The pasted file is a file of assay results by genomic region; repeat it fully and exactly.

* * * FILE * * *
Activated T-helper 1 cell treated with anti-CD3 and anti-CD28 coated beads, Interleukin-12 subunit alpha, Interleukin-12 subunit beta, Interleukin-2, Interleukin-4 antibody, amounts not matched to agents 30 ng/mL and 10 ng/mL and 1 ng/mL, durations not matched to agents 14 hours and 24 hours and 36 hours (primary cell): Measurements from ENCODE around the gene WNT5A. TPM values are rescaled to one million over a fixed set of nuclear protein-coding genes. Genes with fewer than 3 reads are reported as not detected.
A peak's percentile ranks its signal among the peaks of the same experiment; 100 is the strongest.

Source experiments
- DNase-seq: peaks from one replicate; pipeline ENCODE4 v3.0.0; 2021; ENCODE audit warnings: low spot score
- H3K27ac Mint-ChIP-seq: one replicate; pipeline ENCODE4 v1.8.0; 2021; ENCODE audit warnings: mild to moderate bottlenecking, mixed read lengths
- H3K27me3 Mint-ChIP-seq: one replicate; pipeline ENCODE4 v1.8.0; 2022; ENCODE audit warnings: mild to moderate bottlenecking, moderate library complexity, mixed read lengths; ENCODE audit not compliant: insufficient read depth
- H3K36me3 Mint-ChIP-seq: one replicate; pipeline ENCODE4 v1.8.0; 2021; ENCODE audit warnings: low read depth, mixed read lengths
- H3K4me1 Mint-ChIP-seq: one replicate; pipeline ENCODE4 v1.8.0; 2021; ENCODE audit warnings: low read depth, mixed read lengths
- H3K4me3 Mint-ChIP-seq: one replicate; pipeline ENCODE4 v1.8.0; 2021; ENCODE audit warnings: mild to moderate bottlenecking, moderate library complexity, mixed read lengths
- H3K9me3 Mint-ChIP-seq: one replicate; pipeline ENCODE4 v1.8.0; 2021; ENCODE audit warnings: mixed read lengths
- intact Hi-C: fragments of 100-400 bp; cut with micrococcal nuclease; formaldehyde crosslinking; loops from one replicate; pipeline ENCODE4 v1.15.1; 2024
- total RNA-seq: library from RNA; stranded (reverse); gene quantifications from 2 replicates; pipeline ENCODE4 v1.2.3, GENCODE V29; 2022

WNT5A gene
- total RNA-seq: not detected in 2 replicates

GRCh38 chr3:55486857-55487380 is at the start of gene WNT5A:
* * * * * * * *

Activated T-helper 1 cell treated with anti-CD3 and anti-CD28 coated beads, Interleukin-12 subunit alpha, Interleukin-12 subunit beta, Interleukin-2, Interleukin-4 antibody, amounts not matched to agents 30 ng/mL and 10 ng/mL and 1 ng/mL, durations not matched to agents 14 hours and 24 hours and 36 hours (primary cell): Measurements from ENCODE around the gene WNT5A. TPM values are rescaled to one million over a fixed set of nuclear protein-coding genes. Genes with fewer than 3 reads are reported as not detected.
A peak's percentile ranks its signal among the peaks of the same experiment; 100 is the strongest.

Source experiments
- DNase-seq: peaks from one replicate; pipeline ENCODE4 v3.0.0; 2021; ENCODE audit warnings: low spot score
- H3K27ac Mint-ChIP-seq: one replicate; pipeline ENCODE4 v1.8.0; 2021; ENCODE audit warnings: mild to moderate bottlenecking, mixed read lengths
- H3K27me3 Mint-ChIP-seq: one replicate; pipeline ENCODE4 v1.8.0; 2022; ENCODE audit warnings: mild to moderate bottlenecking, moderate library complexity, mixed read lengths; ENCODE audit not compliant: insufficient read depth
- H3K36me3 Mint-ChIP-seq: one replicate; pipeline ENCODE4 v1.8.0; 2021; ENCODE audit warnings: low read depth, mixed read lengths
- H3K4me1 Mint-ChIP-seq: one replicate; pipeline ENCODE4 v1.8.0; 2021; ENCODE audit warnings: low read depth, mixed read lengths
- H3K4me3 Mint-ChIP-seq: one replicate; pipeline ENCODE4 v1.8.0; 2021; ENCODE audit warnings: mild to moderate bottlenecking, moderate library complexity, mixed read lengths
- H3K9me3 Mint-ChIP-seq: one replicate; pipeline ENCODE4 v1.8.0; 2021; ENCODE audit warnings: mixed read lengths
- intact Hi-C: fragments of 100-400 bp; cut with micrococcal nuclease; formaldehyde crosslinking; loops from one replicate; pipeline ENCODE4 v1.15.1; 2024
- total RNA-seq: library from RNA; stranded (reverse); gene quantifications from 2 replicates; pipeline ENCODE4 v1.2.3, GENCODE V29; 2022

WNT5A gene
- total RNA-seq: not detected in 2 replicates

GRCh38 chr3:55486857-55487380 is at the start of gene WNT5A: